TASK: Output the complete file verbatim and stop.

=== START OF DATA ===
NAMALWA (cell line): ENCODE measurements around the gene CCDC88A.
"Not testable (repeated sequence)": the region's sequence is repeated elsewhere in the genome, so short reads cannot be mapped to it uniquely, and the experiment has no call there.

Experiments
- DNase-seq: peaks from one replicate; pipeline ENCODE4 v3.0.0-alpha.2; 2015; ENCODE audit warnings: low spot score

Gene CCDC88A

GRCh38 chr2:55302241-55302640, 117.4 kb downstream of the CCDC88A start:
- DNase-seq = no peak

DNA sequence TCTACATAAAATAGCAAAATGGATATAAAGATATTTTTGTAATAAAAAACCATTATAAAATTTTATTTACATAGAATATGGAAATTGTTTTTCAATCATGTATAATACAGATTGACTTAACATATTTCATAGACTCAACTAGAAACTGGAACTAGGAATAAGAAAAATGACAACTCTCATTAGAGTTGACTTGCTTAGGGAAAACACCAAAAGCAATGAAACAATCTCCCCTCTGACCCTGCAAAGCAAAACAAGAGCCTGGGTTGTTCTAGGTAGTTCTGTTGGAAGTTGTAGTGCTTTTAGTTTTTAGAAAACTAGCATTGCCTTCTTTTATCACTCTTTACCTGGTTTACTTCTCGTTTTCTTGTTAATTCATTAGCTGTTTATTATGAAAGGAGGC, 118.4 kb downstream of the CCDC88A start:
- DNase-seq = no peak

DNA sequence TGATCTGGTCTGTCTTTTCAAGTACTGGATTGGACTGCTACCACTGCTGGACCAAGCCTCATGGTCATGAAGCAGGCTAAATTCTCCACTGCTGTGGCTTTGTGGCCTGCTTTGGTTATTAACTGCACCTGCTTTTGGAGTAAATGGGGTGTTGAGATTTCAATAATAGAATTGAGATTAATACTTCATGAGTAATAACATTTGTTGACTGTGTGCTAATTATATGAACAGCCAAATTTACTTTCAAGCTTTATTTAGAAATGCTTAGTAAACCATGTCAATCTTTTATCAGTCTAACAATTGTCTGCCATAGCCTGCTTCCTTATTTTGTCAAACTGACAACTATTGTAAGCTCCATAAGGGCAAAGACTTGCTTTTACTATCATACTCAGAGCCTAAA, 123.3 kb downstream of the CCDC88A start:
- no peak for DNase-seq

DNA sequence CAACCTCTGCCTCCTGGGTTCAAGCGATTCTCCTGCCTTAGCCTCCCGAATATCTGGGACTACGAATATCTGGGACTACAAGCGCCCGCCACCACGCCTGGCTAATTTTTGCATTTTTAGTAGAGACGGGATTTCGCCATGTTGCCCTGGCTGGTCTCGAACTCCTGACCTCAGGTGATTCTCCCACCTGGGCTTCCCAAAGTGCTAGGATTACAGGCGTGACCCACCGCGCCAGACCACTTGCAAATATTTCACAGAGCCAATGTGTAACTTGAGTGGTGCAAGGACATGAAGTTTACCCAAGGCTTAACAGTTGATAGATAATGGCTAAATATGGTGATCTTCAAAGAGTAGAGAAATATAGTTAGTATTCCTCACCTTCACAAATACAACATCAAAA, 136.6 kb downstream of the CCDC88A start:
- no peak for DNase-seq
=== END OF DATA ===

NAMALWA (cell line): ENCODE measurements around the gene CCDC88A.
"Not testable (repeated sequence)": the region's sequence is repeated elsewhere in the genome, so short reads cannot be mapped to it uniquely, and the experiment has no call there.

Experiments
- DNase-seq: peaks from one replicate; pipeline ENCODE4 v3.0.0-alpha.2; 2015; ENCODE audit warnings: low spot score

Gene CCDC88A

GRCh38 chr2:55302241-55302640, 117.4 kb downstream of the CCDC88A start:
- DNase-seq = no peak

DNA sequence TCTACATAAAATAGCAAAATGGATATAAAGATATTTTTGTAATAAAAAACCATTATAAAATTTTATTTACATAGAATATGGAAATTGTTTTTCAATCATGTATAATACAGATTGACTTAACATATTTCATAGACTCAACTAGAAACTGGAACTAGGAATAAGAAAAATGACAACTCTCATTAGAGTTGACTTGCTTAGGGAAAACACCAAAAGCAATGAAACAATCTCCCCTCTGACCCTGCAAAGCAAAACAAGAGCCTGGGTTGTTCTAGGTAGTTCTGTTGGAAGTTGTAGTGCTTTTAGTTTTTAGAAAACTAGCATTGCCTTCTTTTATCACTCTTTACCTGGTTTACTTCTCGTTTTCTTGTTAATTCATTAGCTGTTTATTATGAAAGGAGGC, 118.4 kb downstream of the CCDC88A start:
- DNase-seq = no peak

DNA sequence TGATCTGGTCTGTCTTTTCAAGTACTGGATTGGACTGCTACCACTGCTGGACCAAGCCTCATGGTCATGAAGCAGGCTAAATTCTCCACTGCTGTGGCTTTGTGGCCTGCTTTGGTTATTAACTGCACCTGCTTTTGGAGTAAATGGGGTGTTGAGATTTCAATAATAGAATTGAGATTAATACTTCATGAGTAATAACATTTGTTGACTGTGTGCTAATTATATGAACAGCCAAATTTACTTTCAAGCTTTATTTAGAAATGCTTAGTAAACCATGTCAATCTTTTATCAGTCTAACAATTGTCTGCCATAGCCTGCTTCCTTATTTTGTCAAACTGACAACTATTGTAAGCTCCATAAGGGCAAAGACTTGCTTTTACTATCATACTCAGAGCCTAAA, 123.3 kb downstream of the CCDC88A start:
- no peak for DNase-seq

DNA sequence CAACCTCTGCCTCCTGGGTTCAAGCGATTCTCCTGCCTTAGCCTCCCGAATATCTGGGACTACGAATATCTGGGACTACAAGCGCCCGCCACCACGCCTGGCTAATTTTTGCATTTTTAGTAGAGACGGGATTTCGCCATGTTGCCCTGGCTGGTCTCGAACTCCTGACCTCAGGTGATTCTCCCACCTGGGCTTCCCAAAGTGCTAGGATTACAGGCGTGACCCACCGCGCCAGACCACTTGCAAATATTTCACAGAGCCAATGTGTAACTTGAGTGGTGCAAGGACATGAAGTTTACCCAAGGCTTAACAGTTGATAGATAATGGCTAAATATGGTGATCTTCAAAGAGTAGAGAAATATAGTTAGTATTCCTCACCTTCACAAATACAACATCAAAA, 136.6 kb downstream of the CCDC88A start:
- no peak for DNase-seq